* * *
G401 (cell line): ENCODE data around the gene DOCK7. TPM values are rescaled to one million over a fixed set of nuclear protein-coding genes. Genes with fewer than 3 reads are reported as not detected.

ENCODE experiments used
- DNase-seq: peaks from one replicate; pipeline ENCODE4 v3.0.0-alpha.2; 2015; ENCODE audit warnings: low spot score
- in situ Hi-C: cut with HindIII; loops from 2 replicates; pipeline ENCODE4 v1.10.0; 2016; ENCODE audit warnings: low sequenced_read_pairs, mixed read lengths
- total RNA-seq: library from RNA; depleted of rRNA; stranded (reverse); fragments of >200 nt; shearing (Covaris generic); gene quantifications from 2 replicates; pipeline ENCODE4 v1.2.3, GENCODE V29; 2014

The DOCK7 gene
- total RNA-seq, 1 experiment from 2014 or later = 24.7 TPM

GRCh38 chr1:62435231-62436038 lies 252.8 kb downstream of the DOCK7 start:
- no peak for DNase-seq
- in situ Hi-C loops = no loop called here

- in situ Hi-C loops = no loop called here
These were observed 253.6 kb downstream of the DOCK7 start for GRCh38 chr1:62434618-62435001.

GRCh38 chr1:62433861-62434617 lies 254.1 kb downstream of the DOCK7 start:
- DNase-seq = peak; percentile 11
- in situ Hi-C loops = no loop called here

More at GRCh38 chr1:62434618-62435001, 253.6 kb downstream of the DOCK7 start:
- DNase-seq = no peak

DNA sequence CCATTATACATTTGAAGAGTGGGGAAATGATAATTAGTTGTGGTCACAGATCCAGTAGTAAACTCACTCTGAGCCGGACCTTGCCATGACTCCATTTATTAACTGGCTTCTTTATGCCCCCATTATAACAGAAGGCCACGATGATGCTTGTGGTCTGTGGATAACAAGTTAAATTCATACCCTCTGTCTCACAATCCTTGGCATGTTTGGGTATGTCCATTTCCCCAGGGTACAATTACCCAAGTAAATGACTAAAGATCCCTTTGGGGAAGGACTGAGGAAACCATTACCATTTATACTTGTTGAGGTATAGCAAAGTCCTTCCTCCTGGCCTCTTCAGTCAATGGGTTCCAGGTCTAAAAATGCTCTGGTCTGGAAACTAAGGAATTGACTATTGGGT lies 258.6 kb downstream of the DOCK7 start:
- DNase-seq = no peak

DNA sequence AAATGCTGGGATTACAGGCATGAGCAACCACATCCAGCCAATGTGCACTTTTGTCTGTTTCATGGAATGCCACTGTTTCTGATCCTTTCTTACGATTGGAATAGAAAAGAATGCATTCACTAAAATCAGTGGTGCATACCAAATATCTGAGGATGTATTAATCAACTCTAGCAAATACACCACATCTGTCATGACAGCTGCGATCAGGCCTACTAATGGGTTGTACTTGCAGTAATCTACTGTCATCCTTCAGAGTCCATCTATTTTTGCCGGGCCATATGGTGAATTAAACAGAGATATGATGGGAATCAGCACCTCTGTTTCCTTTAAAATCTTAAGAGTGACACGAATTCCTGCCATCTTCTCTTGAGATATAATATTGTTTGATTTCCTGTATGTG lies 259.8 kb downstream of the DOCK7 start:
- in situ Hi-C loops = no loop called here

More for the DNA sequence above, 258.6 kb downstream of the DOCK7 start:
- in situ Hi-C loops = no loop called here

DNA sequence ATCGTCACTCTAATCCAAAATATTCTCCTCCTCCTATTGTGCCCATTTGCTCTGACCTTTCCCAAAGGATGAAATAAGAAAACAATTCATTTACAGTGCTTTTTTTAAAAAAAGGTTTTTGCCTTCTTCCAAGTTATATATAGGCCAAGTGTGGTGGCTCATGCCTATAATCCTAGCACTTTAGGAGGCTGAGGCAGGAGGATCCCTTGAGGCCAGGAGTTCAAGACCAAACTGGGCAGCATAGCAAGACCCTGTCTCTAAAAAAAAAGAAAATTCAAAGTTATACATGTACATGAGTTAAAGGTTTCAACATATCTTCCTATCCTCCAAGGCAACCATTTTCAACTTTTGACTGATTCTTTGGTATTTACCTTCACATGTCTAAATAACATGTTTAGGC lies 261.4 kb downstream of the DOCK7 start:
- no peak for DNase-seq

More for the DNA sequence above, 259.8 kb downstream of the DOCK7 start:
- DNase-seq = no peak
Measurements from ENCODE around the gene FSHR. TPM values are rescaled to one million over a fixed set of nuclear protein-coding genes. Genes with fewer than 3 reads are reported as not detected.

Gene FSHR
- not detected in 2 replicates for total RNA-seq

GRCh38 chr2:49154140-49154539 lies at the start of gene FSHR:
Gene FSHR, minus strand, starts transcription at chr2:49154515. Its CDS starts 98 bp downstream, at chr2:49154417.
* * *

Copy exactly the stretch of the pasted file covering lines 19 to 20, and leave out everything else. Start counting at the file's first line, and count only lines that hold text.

- DNase-seq = no peak

DNA sequence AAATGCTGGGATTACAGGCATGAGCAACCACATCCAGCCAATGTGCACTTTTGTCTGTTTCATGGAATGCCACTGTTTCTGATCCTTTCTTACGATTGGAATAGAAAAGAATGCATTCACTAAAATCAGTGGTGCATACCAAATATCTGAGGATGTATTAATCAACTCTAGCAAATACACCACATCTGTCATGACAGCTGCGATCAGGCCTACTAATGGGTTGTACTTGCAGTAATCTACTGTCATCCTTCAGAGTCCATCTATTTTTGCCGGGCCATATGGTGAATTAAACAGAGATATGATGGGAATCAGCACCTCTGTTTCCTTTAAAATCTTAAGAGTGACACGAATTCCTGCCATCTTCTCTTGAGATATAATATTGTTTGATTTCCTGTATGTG lies 259.8 kb downstream of the DOCK7 start: